Down on South Beach, the Miami Heat are another team somewhat stuck in the middle, probably a bit lower down the ladder than the Clippers. The only traditional point guard on their roster is Goran Dragic. Most likely, Dragic would be coming to Memphis as part of the deal, due to salary. As of today, Miami is just under the luxury tax threshold, which for a team that is currently constituted to maybe win 40 games, is pretty rough. Mike would give them another primary scoring option alongside the up and down Dion Waiters.
If you’re Minnesota, how confident are you in Tyus Jones, Jeff Teague, and Derrick Rose at the point? Jimmy Butler has been the guy for them, but rumors are swirling about him possibly going an number of places as a free agent. Also, Minnesota is another team just under the cap, with mediocre results. Mike would give them a great scoring option, while also helping them unload some of their dead weight and dead cap space at the guard position. Minnesota would also be a good destination for some of our bigs (Martin, Davis, Green).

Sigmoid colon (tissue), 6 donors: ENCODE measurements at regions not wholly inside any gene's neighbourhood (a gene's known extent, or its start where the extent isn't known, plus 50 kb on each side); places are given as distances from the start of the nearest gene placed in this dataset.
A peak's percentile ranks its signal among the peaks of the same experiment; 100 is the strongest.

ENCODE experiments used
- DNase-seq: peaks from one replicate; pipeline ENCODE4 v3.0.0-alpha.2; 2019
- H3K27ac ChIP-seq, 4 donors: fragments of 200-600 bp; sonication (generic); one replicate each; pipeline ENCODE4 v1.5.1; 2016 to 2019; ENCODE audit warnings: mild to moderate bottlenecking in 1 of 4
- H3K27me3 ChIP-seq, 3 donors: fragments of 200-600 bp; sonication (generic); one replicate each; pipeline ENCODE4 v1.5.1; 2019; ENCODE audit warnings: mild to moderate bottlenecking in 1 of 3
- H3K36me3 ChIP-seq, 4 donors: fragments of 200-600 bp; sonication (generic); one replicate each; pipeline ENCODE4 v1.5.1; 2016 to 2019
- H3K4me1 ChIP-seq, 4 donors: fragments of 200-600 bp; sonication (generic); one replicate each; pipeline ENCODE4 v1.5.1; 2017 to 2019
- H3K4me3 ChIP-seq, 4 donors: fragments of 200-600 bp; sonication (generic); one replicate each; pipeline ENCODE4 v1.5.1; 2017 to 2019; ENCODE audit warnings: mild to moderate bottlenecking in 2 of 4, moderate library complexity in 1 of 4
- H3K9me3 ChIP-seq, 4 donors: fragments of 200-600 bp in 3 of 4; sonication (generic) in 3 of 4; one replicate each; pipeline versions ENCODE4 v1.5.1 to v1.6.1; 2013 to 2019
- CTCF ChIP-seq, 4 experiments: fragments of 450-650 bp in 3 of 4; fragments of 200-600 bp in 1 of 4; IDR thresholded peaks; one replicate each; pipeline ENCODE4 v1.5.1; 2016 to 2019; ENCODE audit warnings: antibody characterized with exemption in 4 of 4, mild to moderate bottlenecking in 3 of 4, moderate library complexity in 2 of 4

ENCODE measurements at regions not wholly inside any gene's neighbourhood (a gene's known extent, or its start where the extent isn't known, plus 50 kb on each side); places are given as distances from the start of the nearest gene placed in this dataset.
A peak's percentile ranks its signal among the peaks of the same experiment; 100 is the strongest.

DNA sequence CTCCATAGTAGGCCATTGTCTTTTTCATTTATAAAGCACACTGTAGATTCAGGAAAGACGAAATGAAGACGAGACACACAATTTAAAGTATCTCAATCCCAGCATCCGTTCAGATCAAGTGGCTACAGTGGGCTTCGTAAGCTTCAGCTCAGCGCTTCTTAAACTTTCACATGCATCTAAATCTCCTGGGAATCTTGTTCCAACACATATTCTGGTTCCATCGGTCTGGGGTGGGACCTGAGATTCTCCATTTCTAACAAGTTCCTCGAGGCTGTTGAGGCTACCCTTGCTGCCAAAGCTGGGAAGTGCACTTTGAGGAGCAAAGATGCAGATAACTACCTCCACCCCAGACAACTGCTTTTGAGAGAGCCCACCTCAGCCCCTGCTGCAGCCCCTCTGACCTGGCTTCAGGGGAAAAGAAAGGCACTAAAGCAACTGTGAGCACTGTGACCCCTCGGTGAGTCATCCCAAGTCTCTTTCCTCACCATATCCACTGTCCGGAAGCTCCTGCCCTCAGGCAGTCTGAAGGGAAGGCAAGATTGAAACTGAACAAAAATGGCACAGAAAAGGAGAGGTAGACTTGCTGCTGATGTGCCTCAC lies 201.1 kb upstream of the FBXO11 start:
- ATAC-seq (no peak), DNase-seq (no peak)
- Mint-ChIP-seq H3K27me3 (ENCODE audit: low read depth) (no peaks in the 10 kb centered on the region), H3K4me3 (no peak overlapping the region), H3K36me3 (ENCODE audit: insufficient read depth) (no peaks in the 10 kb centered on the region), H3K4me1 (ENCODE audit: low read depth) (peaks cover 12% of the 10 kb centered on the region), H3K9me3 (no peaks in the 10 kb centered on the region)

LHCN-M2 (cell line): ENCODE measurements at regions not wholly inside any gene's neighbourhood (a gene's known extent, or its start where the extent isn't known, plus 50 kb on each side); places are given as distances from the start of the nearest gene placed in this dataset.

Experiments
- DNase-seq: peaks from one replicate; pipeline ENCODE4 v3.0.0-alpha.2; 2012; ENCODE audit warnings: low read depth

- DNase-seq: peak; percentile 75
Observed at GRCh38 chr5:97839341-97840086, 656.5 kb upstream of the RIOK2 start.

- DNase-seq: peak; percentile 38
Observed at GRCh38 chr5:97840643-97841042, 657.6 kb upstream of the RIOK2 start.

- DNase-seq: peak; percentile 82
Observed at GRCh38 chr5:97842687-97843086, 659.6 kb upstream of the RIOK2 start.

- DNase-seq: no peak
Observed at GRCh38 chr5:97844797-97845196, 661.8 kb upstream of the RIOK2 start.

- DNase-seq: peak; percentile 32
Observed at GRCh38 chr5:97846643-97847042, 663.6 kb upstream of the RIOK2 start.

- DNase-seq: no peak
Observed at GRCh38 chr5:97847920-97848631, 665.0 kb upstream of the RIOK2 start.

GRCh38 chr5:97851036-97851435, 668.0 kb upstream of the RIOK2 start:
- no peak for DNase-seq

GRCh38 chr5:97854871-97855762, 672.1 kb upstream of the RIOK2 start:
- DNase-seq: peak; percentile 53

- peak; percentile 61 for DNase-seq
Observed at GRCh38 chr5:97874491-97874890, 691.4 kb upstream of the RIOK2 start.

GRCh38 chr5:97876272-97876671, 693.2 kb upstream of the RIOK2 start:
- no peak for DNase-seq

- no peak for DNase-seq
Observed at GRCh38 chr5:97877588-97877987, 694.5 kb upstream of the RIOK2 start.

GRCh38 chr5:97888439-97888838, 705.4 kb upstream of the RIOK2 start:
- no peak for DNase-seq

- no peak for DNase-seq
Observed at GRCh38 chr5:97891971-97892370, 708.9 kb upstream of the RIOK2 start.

Finally, the other Florida team, the Orlando Magic. D.J. Augustin is currently the only veteran point on the team. Yes, the Magic signed Kentucky Wildcat Isaiah Briscoe after the draft, but neither he or Augustine can be anywhere as good of an option as Conley. Granted, Orlando isn’t really in a spot to contend, so making a move for Mike may not make a lot of sense. But they definitely would benefit from a having a skilled point guard on the team to get the Magic through this rebuilding phase.
Marc has 2 seasons left on his 5-year, $113 million deal. He’s due to make just over $24 million this season and has a $25.6 million player option next season, which let’s be honest, he’s going to pick up. That player option is definitely going to be the hardest part of any potential deal. Just like Mike, the increasing cap does make his deal a little more tolerable.
Perhaps the best, and most heartbreaking option, would be the San Antonio Spurs. Currently, the Spurs don’t have a traditional center on the roster. Of course, the Spurs have way more pressing issues involving some guy named Kawhi Leonard than to worry about center, when you’ve got Marc’s brother Pau Gasol or Lamarcus Aldridge that can play the 5. Once San Antonio figures the Leonard stuff out, they may look to add a big man, and unfortunately, Texas may be the destination.